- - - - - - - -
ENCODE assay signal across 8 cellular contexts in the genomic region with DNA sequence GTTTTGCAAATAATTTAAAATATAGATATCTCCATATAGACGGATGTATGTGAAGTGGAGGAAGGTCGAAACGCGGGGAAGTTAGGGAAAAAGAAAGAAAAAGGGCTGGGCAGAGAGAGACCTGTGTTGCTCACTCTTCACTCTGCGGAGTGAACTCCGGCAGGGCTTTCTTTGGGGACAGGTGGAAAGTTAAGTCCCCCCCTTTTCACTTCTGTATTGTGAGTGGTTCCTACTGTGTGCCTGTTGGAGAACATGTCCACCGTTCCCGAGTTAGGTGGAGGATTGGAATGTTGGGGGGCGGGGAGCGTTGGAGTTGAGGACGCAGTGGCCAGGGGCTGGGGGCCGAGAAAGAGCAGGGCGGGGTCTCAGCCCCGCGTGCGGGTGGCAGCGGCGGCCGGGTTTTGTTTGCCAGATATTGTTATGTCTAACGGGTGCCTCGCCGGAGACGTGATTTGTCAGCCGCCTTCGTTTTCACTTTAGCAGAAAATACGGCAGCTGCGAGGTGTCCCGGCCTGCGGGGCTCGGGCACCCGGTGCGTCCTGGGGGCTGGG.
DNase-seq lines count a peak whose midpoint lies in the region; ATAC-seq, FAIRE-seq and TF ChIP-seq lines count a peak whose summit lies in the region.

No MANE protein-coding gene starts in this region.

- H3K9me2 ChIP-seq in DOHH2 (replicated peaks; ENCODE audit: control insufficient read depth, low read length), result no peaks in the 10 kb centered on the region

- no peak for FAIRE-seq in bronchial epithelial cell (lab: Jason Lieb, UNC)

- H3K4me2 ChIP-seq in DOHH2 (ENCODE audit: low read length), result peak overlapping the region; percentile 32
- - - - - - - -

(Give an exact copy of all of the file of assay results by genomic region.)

ENCODE assay signal across 8 cellular contexts in the genomic region with DNA sequence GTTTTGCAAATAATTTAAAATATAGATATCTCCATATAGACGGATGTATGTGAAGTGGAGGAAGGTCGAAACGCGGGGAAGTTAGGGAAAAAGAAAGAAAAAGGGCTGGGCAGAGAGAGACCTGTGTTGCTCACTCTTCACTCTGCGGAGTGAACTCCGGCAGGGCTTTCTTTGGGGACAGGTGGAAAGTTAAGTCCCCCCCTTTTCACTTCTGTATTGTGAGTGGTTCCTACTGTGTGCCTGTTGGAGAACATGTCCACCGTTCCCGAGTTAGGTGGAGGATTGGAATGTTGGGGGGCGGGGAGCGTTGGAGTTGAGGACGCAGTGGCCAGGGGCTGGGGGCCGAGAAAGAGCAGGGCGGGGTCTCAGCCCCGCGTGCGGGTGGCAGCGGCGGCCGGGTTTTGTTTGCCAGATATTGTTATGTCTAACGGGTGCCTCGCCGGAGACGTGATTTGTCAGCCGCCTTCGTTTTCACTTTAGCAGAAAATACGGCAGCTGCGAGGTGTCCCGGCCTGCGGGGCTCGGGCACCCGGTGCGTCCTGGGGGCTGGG.
DNase-seq lines count a peak whose midpoint lies in the region; ATAC-seq, FAIRE-seq and TF ChIP-seq lines count a peak whose summit lies in the region.

No MANE protein-coding gene starts in this region.

- H3K9me2 ChIP-seq in DOHH2 (replicated peaks; ENCODE audit: control insufficient read depth, low read length), result no peaks in the 10 kb centered on the region

- no peak for FAIRE-seq in bronchial epithelial cell (lab: Jason Lieb, UNC)

- H3K4me2 ChIP-seq in DOHH2 (ENCODE audit: low read length), result peak overlapping the region; percentile 32